“It appears, however, the Council proposal does not provide for the full amount that would allow us to borrow an additional $150 million next spring. As a result, we will not be able to expand or accelerate lead paint abatement efforts, start planned building improvements sooner, or add project to [the] five-year capital plan.”
The biggest local contribution to the District comes from the property tax, of which the District gets 55 percent and the city 45 percent. But Clarke and other Council members were resistant to increasing the burden on homeowners, especially after an update in property assessments resulted in higher taxes for many. Council members and the mayor face elections next year.
In a statement, Councilwoman Helen Gym, who was elected largely on her education activism, called the action “a major step forward to guarantee years of stability for Philadelphia school kids,” but added that it is “not sufficient.”
Gym had introduced legislation that would have eliminated the District’s portion of the 10-year tax abatement on new construction, yielding about $60 million a year. She had also proposed, in lieu of a property tax hike, giving the District a larger share of it. She had proposed changing the District’s share from 55 percent to 59 percent and the city’s share from 45 percent to 41 percent.
Neither proposal was considered yesterday. In her statement after the vote, she again proposed to “lock in” the additional contributions to the District that Council cobbled together “through a reasonable millage shift and to ensure that multiple – and equitable – options remain on the table for further school funding.”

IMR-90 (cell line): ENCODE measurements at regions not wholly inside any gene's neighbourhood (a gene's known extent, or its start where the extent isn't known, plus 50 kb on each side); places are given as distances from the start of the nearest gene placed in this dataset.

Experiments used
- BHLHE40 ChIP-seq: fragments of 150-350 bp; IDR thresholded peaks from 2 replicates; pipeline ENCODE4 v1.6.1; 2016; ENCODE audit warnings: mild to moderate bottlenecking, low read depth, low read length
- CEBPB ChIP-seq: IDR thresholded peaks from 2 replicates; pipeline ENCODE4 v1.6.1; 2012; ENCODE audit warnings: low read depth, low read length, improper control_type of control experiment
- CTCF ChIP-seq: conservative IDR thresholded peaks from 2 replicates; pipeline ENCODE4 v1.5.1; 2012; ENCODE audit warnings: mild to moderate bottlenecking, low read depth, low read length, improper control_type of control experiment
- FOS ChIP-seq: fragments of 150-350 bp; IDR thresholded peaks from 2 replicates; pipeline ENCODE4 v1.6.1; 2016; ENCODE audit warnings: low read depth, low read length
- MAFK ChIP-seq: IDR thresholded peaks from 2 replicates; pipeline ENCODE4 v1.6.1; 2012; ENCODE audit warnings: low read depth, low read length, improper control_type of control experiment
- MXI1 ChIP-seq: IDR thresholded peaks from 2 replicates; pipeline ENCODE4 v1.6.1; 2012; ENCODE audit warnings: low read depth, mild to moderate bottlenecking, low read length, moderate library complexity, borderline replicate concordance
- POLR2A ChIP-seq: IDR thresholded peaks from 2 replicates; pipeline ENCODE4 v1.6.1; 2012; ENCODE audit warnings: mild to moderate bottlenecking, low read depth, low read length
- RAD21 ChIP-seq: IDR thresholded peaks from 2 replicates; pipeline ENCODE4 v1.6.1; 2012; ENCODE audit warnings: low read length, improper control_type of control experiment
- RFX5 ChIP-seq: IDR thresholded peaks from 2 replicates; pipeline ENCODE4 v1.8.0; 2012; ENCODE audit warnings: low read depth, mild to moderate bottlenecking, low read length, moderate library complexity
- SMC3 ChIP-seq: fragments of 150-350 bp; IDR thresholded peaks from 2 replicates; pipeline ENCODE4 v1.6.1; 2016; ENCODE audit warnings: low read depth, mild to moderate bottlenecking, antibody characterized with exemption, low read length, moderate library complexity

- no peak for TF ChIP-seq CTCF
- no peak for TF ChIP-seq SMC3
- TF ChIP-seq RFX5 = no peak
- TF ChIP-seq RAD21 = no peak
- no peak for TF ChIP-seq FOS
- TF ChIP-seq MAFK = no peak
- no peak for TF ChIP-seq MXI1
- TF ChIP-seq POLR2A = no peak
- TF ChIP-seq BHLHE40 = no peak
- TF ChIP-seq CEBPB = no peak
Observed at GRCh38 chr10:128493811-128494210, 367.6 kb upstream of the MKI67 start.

On Wednesday morning, the proposal to end the District portion of the tax abatement was debated and tabled by Council.
The property tax is by far the largest single piece of the city’s contribution to the District, whose governing body – whether it’s the School Reform Commission or the Board of Education – has no taxing power of its own and must rely entirely on the city and the state.
Just before the committee hearing, the Our City Our Schools coalition held a demonstration where about 50 teachers, advocates, and students filed in chanting “Fund our schools! Tax the rich!” Many of them wore biohazard suits and gas masks to reflect the unhealthy conditions of some of the District’s schools.
“The kids and staff of the school are working with lead paint and asbestos and rodents on a daily basis,” said Thomas Quinn, a teacher in the District, “so we wanted to bring some to City Council so they can see what kind of materials we’re dealing with every day.”
Some of the changes the coalition is pushing for include getting rid of the city’s 10-year tax abatement and imposing PILOTs (Payments-in-Lieu-of-Taxes) on large nonprofit institutions, such as universities, to collect revenue that would go toward city schools.
A proposed funding report released by the coalition estimates that its proposed changes would bring in $191 million to $301 million to city schools.
The new budget still has to go through two more readings on the floor on June 7 and June 14 before final approval and has until June 21 to pass, unless more sessions are added. However, it could pass as soon as June 14.